Your Money or Your Life is frequently touted as a life-changing book. Trent at The Simple Dollar frequently raves about the impact it had on his mindset and relationship with money. Since I was at the library and in the mood for some relaxing fluff, I thought I'd give it a try. I was somewhat skeptical; there are a lot of personal finance books that promise bold new solutions but actually just repackage the same stale ideas for the eighteenth time.
Overall, I was pleasantly surprised. It wasn't revelatory, but that's probably because I went through a phase during my early teens when I read a lot of Mother Earth News and daydreamed about saving up a bit of money, building a cabin, and dropping out of the workforce to farm and write. Since then, I've realized that I kill plants far too readily to ever farm successfully and that that dream was probably based in part on social anxiety and the desire to avoid having to interact with others in daily life. Nonetheless, the idea of working for a finite period of time as means to an end wasn't new to me. Neither was what I see as their key point, that having more stuff doesn't lead to more happiness and living beneath your means can be satisfying.
Mr. Dominguez and Ms. Robin are certain that if we follow their nine steps, we'll all step off the hedonic treadmill, put enough money into government bonds to live on the interest, and then devote our time to working for world peace, organic farming, caring for the elderly, or other such noble endeavors. It's a refreshingly different take on personal finance, which is often described as means of getting more money without any pause to consider why we want the money in the first place. Your Money or Your Life is, at its core, about leading an examined, purposeful, and fulfilling life. The accumulation of money is treated as a means to an end. The authors contend that, although the Industrial Revolution improved lives by raising standard of living, the materialism and careerism that accompanied it are slowly poisoning our culture and our planet. How many personal finance books sport a blurb from Ralph Nader on the cover?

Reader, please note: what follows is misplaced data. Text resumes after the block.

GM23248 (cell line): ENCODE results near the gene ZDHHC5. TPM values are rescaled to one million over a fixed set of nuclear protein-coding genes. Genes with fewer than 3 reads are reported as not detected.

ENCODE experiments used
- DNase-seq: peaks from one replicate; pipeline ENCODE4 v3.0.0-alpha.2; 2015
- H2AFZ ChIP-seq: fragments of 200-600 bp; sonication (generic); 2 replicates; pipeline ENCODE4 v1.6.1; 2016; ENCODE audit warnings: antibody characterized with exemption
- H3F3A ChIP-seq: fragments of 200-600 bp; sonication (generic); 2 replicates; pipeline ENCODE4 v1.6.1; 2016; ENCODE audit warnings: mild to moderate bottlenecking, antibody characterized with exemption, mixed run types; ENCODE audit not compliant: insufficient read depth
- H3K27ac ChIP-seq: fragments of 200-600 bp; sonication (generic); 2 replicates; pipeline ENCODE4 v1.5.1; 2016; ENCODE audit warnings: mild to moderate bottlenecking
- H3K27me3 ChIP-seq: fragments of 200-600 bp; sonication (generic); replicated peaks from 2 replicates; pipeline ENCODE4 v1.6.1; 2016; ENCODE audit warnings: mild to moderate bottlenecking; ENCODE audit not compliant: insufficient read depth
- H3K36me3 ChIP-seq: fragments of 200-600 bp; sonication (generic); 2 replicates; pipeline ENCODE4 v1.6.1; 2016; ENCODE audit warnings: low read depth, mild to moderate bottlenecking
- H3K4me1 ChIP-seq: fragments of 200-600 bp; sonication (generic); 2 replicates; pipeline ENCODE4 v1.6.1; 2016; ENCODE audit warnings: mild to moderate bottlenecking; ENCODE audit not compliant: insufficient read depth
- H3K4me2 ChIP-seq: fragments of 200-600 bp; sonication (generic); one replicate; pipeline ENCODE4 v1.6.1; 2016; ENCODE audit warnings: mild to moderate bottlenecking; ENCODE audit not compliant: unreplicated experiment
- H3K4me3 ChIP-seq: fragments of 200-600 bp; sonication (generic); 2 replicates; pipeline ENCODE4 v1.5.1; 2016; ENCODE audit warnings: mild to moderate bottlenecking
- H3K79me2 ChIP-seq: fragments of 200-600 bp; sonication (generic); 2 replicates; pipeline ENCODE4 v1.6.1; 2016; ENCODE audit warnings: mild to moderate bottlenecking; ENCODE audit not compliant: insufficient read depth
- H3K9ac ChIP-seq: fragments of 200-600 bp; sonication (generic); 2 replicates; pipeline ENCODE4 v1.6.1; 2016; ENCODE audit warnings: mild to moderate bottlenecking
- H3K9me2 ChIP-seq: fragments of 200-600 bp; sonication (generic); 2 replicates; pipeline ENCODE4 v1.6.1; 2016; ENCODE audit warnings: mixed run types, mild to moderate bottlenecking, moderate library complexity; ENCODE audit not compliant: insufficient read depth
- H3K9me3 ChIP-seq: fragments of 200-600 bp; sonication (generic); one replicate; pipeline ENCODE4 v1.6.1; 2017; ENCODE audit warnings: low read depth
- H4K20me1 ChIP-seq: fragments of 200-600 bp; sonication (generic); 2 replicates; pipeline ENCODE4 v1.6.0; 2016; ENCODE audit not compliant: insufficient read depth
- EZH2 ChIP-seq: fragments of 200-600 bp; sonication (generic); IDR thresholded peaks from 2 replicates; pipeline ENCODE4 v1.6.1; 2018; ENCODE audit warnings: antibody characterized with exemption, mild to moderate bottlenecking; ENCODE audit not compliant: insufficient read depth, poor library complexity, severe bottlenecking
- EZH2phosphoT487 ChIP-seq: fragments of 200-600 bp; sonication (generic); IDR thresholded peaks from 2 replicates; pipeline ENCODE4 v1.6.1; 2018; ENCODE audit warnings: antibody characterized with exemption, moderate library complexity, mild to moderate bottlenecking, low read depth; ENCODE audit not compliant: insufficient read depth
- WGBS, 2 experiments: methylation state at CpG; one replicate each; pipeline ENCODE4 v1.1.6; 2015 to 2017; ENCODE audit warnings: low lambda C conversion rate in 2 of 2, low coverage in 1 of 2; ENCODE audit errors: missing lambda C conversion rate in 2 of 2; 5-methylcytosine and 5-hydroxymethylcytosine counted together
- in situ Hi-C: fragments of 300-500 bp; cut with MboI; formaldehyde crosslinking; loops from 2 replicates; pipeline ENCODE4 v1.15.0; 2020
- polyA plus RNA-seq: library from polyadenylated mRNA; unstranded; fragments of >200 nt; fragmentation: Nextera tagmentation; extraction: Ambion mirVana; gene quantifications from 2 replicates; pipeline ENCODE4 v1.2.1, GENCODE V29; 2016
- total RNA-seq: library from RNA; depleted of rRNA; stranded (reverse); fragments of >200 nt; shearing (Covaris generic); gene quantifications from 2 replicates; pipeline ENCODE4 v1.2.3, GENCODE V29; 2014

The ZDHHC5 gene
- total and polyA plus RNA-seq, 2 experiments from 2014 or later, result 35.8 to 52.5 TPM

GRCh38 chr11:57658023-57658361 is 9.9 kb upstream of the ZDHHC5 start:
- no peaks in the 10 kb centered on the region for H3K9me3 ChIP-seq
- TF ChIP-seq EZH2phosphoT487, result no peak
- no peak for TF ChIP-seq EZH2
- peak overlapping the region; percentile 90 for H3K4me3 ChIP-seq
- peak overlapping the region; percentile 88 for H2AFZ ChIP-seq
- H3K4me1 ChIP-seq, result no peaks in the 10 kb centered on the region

I didn't find the hippie propensities of the authors off putting or too preachy, but some might. I felt that they repeated that "you must complete all nine steps" about one time too many. The anecdotes about folks who followed their program with great success were sometimes a little too pat. I don't fully buy into their dismissal of inflation, especially when it comes to health care costs, or their insistence on investing solely in bonds.
Making a wall chart and calculating the crossover point when my investment income will exceed my living expenses might be an interesting exercise, but I'm a bit less enthused about their suggestion that I include time spent on decompression, escape entertainment, and vacations when calculating my real hourly wage. I'm fairly certain I won't follow their nine steps to financial independence.
If you are looking for a guide to investing, this book isn't for you. If, like me, you're trying to sort out your goals and values in life, Your Money or Your Life raises some valuable questions. It was a good read for an introspective sort of day.